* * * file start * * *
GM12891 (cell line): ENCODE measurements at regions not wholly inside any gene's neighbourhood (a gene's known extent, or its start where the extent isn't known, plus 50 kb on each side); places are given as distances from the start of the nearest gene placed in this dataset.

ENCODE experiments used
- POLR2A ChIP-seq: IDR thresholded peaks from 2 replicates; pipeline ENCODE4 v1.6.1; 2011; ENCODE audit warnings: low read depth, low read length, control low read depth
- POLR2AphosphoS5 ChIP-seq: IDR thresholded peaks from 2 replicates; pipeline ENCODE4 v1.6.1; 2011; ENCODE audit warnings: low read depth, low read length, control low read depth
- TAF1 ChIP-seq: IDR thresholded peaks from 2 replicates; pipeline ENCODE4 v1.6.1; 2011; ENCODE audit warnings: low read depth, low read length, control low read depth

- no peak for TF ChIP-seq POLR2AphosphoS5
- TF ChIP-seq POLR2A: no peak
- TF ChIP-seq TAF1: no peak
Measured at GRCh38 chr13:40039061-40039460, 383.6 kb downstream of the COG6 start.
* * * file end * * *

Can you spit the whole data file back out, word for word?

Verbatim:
GM12891 (cell line): ENCODE measurements at regions not wholly inside any gene's neighbourhood (a gene's known extent, or its start where the extent isn't known, plus 50 kb on each side); places are given as distances from the start of the nearest gene placed in this dataset.

ENCODE experiments used
- POLR2A ChIP-seq: IDR thresholded peaks from 2 replicates; pipeline ENCODE4 v1.6.1; 2011; ENCODE audit warnings: low read depth, low read length, control low read depth
- POLR2AphosphoS5 ChIP-seq: IDR thresholded peaks from 2 replicates; pipeline ENCODE4 v1.6.1; 2011; ENCODE audit warnings: low read depth, low read length, control low read depth
- TAF1 ChIP-seq: IDR thresholded peaks from 2 replicates; pipeline ENCODE4 v1.6.1; 2011; ENCODE audit warnings: low read depth, low read length, control low read depth

- no peak for TF ChIP-seq POLR2AphosphoS5
- TF ChIP-seq POLR2A: no peak
- TF ChIP-seq TAF1: no peak
Measured at GRCh38 chr13:40039061-40039460, 383.6 kb downstream of the COG6 start.